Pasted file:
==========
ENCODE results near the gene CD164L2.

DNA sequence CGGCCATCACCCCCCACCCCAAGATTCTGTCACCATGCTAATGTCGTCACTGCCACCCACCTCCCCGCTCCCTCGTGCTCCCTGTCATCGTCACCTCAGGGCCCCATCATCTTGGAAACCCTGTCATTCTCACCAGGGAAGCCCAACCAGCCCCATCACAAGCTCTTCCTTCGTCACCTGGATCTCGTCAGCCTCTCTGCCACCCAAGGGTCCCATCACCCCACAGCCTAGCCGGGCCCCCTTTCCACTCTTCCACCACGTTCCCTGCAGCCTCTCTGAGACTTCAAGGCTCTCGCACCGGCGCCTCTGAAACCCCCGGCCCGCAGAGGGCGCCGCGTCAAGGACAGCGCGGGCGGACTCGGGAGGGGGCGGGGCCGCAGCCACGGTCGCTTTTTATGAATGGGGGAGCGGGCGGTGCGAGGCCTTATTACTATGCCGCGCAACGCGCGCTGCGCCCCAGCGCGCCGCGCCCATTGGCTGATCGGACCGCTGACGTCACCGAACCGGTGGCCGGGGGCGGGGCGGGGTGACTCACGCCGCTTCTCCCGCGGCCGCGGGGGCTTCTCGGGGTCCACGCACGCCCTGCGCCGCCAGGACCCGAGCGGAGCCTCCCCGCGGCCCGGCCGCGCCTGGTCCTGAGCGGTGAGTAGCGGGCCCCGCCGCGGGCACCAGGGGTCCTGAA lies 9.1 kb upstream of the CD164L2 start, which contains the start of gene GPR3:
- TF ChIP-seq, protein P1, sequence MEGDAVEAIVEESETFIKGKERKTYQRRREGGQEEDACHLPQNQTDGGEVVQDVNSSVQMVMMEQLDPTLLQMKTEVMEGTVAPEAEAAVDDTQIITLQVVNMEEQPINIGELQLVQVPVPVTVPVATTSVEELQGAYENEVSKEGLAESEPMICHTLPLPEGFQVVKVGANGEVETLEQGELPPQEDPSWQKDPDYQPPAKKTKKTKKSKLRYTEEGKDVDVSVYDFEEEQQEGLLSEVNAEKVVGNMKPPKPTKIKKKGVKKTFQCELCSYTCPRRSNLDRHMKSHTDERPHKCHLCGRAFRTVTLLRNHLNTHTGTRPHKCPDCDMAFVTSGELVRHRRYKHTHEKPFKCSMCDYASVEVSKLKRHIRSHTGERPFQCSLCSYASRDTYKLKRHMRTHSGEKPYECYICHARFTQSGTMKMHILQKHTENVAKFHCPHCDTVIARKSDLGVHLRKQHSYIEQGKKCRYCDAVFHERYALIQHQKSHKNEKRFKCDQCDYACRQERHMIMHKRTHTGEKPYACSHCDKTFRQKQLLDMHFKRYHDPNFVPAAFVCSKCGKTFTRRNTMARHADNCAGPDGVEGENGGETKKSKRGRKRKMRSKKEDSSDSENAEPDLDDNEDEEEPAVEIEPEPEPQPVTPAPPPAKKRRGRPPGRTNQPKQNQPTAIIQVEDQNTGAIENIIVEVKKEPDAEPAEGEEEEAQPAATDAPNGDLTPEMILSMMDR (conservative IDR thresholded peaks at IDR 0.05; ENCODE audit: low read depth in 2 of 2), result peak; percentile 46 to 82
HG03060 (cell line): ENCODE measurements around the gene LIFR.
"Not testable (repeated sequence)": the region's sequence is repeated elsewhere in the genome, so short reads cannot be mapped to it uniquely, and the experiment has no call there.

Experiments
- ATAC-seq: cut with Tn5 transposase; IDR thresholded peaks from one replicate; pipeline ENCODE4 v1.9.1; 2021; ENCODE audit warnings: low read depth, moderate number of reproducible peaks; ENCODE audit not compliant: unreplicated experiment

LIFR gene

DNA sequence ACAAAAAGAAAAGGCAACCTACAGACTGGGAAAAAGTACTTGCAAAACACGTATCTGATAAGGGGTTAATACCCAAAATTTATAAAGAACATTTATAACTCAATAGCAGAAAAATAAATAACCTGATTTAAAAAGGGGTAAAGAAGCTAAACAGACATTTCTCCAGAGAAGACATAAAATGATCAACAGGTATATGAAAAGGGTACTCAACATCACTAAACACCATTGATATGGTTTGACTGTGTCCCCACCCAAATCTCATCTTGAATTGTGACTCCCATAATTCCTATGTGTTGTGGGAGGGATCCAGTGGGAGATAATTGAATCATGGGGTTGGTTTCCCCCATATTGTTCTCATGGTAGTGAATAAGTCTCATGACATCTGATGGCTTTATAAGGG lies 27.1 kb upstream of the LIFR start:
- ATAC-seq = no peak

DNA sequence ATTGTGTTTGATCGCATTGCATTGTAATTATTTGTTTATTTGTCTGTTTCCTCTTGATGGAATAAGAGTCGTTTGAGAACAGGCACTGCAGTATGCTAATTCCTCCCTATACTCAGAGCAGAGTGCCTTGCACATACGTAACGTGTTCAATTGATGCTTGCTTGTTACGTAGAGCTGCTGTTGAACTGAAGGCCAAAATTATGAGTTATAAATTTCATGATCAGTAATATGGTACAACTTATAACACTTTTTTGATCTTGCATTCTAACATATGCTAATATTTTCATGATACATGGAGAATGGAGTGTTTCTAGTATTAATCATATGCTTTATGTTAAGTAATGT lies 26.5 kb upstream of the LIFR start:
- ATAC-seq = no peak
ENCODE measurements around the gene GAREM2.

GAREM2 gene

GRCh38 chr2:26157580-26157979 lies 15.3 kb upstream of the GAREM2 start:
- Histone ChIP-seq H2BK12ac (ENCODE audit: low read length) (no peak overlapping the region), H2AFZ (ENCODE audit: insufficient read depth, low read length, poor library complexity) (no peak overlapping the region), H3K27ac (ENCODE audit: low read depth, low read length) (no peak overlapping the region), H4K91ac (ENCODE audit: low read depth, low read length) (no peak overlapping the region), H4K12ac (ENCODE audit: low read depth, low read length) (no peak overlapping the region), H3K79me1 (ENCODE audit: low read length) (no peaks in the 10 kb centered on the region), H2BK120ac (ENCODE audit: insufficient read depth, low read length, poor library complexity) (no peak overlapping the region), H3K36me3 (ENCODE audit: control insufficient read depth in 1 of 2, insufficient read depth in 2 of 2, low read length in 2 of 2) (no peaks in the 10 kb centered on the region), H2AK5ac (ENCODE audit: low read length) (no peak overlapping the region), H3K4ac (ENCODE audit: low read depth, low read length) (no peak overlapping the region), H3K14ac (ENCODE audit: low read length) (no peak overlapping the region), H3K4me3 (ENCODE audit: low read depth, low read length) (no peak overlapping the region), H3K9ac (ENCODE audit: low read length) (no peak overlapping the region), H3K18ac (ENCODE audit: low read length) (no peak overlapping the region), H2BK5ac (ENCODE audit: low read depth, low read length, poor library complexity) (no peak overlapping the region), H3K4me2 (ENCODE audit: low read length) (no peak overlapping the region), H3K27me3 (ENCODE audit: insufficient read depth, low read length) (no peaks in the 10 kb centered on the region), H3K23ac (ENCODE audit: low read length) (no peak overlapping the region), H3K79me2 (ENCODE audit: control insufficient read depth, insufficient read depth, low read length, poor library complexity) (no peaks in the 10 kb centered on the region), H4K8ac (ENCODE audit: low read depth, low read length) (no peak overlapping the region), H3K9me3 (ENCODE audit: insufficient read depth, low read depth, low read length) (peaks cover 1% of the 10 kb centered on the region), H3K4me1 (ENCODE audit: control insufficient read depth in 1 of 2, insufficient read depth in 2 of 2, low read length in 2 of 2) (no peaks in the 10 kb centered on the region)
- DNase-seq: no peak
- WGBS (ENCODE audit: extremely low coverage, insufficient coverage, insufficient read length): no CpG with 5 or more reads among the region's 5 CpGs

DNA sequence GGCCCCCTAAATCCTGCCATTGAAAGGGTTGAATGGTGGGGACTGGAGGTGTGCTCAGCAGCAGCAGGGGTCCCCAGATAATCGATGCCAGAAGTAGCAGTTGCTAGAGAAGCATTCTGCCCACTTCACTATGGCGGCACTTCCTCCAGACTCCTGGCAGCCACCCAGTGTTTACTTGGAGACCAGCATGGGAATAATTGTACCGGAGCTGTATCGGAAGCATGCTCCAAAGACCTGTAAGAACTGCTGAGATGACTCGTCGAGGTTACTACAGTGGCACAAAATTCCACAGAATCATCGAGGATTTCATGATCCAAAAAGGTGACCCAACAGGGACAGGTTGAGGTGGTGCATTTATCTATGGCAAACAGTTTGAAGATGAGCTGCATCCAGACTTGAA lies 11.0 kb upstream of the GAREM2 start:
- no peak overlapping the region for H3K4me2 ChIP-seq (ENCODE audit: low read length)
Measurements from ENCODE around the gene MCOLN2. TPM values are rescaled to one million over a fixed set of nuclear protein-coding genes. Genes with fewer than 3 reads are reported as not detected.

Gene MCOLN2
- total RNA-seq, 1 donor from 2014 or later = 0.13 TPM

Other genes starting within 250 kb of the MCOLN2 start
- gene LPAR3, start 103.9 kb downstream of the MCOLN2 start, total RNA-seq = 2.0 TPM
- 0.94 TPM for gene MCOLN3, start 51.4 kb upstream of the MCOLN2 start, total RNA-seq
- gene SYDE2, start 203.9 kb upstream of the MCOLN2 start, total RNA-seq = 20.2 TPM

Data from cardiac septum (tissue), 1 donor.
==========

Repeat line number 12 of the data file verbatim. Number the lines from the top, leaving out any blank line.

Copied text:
- ATAC-seq = no peak